Turning to what was surely one of the best world music albums of 2017, Les Filles de Illighadad’s mesmeric debut “Eghass Malan”, the A10 did solid service to the ever-interweaving vocals, rhythmic backline and jangly guitars.

Morton Gould’s ‘American Salute’ is as good as any way of sorting the men from the boys when it comes to the performance of headphones and speakers with classical music and here again, the A10s did well. Keeping the brass and strings in focus in this piece is not easily done but the A10s managed.

Crank up the volume on an album like Robyn’s “Bodytalk Part 1” and the A10s are in their element, the pumping bass coming across hard and clear.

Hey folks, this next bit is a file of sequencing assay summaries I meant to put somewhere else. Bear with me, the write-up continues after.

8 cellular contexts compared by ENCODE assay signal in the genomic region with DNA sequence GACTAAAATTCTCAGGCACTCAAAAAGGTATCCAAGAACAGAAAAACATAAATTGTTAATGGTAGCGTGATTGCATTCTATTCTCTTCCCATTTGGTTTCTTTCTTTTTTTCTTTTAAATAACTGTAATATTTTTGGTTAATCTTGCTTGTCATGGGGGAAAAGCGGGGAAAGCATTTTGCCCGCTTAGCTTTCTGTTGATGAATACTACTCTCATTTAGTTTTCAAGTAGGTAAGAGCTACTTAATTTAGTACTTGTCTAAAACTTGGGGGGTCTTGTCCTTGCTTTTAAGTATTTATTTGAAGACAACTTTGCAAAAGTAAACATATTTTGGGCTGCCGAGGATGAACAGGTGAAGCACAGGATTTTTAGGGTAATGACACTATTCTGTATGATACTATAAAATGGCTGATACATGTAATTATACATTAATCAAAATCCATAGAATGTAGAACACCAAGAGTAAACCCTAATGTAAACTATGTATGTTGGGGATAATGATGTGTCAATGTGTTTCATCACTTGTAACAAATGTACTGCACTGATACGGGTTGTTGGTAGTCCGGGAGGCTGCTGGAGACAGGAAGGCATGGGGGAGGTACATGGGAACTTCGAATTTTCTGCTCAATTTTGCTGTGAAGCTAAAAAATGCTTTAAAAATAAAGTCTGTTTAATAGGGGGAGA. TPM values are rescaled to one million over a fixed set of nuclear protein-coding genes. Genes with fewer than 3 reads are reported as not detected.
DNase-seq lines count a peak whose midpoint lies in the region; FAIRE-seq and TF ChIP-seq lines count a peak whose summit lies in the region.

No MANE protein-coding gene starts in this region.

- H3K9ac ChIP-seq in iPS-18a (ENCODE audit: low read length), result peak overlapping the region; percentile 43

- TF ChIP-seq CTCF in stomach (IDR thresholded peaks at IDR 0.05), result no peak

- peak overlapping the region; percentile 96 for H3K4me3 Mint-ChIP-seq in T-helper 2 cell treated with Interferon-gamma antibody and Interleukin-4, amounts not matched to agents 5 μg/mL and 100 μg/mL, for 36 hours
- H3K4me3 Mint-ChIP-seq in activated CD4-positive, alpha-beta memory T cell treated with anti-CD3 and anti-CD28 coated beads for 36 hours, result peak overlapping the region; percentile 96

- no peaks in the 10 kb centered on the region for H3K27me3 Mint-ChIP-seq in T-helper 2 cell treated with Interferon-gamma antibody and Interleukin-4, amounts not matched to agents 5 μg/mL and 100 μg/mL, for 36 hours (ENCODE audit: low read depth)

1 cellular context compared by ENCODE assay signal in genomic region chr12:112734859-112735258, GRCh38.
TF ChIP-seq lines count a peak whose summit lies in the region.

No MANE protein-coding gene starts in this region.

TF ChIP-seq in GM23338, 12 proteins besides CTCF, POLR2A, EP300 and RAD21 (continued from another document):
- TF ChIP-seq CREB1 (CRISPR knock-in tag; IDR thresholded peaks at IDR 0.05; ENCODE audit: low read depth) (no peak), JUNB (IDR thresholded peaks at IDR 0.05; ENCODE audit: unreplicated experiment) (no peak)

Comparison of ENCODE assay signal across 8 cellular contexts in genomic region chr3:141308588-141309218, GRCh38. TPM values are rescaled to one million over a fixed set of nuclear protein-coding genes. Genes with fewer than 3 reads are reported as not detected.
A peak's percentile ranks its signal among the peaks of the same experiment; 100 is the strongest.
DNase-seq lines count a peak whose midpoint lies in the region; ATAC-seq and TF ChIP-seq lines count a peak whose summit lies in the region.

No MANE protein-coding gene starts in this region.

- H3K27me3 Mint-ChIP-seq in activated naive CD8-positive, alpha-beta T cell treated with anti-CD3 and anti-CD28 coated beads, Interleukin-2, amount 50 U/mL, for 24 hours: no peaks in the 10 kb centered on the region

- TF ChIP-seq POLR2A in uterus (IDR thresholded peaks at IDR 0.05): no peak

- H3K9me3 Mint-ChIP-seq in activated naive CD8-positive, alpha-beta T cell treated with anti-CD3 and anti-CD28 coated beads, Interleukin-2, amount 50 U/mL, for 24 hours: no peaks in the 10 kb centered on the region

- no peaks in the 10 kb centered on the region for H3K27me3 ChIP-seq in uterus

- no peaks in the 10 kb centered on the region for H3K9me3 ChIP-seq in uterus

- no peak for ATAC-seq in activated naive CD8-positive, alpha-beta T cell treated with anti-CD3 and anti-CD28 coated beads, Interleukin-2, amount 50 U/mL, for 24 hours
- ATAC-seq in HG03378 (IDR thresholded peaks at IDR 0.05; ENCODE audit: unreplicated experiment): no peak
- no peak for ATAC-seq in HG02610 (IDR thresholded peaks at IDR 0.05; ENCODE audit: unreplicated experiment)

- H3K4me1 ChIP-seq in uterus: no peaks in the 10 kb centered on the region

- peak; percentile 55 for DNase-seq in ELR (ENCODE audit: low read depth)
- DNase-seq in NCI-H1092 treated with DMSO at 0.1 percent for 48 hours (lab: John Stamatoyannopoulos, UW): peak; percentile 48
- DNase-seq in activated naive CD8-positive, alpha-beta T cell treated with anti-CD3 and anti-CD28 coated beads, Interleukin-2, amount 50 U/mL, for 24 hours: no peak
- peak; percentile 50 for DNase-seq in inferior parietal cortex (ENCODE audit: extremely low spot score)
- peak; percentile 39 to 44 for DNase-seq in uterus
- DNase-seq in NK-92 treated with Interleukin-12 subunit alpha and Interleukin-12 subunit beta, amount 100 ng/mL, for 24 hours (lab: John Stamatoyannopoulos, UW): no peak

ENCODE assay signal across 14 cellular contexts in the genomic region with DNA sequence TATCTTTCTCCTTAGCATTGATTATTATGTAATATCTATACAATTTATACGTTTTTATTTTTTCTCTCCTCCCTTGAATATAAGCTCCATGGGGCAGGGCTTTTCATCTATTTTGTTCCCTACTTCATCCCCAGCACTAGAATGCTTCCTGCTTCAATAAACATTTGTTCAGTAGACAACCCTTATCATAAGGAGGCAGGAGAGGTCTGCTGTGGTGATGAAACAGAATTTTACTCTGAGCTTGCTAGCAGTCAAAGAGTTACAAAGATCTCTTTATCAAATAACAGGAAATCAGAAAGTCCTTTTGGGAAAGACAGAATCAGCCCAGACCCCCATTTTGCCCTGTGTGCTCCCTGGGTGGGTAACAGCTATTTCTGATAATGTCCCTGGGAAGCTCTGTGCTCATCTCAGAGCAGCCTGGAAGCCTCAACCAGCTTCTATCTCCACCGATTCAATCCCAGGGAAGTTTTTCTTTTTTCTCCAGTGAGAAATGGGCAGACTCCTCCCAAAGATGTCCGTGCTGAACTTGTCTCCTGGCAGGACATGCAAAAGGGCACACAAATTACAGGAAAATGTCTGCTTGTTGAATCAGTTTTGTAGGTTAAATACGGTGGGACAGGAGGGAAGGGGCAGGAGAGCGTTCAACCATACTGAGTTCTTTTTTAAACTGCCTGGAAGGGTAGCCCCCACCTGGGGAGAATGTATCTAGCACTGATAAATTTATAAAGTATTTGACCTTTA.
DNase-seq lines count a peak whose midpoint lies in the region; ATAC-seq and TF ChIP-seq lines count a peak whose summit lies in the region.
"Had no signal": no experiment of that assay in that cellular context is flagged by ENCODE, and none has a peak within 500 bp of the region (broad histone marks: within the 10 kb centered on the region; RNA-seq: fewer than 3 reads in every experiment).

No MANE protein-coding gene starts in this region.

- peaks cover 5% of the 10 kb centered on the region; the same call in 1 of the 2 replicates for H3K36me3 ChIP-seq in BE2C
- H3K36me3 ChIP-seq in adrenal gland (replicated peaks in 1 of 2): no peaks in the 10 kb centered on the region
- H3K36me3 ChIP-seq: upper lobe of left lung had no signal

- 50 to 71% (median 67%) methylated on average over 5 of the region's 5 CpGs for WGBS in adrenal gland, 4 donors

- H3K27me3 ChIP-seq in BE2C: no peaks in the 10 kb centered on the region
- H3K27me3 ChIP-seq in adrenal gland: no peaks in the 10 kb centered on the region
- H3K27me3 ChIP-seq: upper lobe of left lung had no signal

Bouncing around my music library it soon became obvious that the A10s shine in Pop, R&B and Dance rather than Jazz, Folk or Classical. It’s very much a case of being better at some genres rather than being bad at others, though. Coltrane’s “Love Supreme” still sounded good, as did Myrkur’s outstanding new album “Folkesange”.

READ NEXT: The best noise-cancelling headphones

Call quality is up to scratch as well. The A10 can’t match the call quality of a dedicated telecom or gaming headset (check out our roundup of the best gaming headsets) but it does the job and can be used for either.

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OneOdio A10 review: Verdict

Well made, comfortable and acoustically competent, there’s not much more you can ask for from a pair of budget wireless ANC headphones.

I couldn’t describe the performance of the OneOdio A10 as audiophile, but I’d be more than happy to live with them on a daily basis. The A10s are the most competent Bluetooth ANC headphones I’ve encountered under £80.